Looking backward is useless because we’re not going that waySo it really comes down to taking responsibility for our own decisions, our own personal growth, and our futures. We can’t change the past, but we can spend the rest of our lives bitching about it. Or, instead, we could focus on the lessons we learned and take those lessons with us. We can decide what to do with the experiences we just endured, and use them to help us create the version of ourselves that will attract people who have the same goals and dreams as we do. Looking backward is useless because we’re not going that way. If we focus on what we learned (what we want and what we don’t want to create in the future) then we can create it. The only way we can create the life we really want is to get crystal clear about what that looks like. What we want the people in our life to be like. And guess what? In order to attract those people into our lives, we have to become like those things. In fact, I wrote a whole book on this subject if you haven’t heard!

I want a husband who cherishes me exactly the way I am. And now I know I have to show and be who I am in order to attract someone who loves the real me. I want a husband who buys me flowers and spoils me on our anniversary. I want a husband who tells the truth. Then I have to tell the truth. I want a husband who listens. Then I have to listen. I want a husband to come to my concerts and enjoy them. If I want a husband who is supportive, then I have to be supportive of my friends and loved ones. The only way to attract a partner we’ve never had is to become someone we’ve never been.

One of the best books I read in my recovery from my divorce was called Broken Open by Elizabeth Lesser. I put a great book list together for you on my resources page. She says a broken heart is broken open, and only when it is open can we grow. We can’t grow and learn if our hearts stay closed. I have a thousand lines underlined, and post-it notes all throughout, but here’s my favorite quote from this book:Nothing has given me as much strength as the time I spent along in the ruined aftermath of my marriage.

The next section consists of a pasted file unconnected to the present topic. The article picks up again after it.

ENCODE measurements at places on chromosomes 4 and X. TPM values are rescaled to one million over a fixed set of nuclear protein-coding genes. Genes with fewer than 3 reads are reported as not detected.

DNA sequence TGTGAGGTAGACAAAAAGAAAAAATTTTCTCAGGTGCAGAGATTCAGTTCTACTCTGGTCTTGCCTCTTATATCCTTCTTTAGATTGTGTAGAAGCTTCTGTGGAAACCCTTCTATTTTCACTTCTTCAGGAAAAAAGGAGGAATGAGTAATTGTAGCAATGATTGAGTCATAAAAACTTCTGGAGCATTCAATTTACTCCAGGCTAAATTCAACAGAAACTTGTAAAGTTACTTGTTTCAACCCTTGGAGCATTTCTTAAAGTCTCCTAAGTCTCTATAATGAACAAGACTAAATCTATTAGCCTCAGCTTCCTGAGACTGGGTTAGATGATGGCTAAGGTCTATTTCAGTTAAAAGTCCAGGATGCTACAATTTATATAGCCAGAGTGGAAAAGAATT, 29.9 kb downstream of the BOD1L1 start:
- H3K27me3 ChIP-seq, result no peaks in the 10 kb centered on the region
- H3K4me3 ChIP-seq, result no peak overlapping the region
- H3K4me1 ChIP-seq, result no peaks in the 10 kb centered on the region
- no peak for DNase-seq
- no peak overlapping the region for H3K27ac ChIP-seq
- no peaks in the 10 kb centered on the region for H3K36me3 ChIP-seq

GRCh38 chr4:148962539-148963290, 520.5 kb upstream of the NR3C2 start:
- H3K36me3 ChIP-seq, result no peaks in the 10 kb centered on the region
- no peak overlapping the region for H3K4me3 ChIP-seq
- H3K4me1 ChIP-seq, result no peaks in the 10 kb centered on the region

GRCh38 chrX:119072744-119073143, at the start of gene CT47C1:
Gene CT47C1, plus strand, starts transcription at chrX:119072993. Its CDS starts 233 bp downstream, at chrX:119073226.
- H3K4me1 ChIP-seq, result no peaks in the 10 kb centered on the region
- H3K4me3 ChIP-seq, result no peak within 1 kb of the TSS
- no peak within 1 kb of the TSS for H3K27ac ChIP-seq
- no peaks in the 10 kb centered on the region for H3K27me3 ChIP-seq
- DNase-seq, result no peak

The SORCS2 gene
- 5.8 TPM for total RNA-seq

“While I have been broken open through travails at work and in the world, nothing has awakened my heart as much as the pain of a broken family. Nothing has given me as much strength as the time I spent alone in the ruined aftermath of my marriage.”

My divorce gave me the most challenging event of my life. And only in the greatest challenges do we have the greatest opportunities to grow. Our ex-husbands showed us how strong we really are. I have the privilege of being a mother. I have learned resilience. I have learned to let go of the past. I’ve learned to stop blaming and take responsibility for my life. I have learned to see the good and focus on the good that comes out of every situation. I didn’t do that before.

“You can’t love yourself and hate the experiences that shaped you.” – Unknown

My first marriage shaped who I am today. Every experience, whether we’ve labeled it “good” or “bad”, is a gift. Time has a way of dissolving those labels. Stories we used to categorize as “bad” and “good’ are just lessons. Just experiences. Perhaps we could only learn that specific lesson from that specific person at that exact moment in our lives. Perhaps it was all by design. Some people are meant to come into our lives for a day, week, or season, not forever. Maybe we marry people who were meant for a season and not for life. But I don’t believe in accidents. Perhaps our first marriage was the training and coaching we needed in order to become the person we were destined to be. We all learn in different ways. Maybe we can only learn when we live with someone. Now, I’m grateful for the lessons I learned. Now, I have all of the things I wanted in a partner. Everything I learned I wanted. That I could only have learned from my first marriage.

Wishing you lots of love,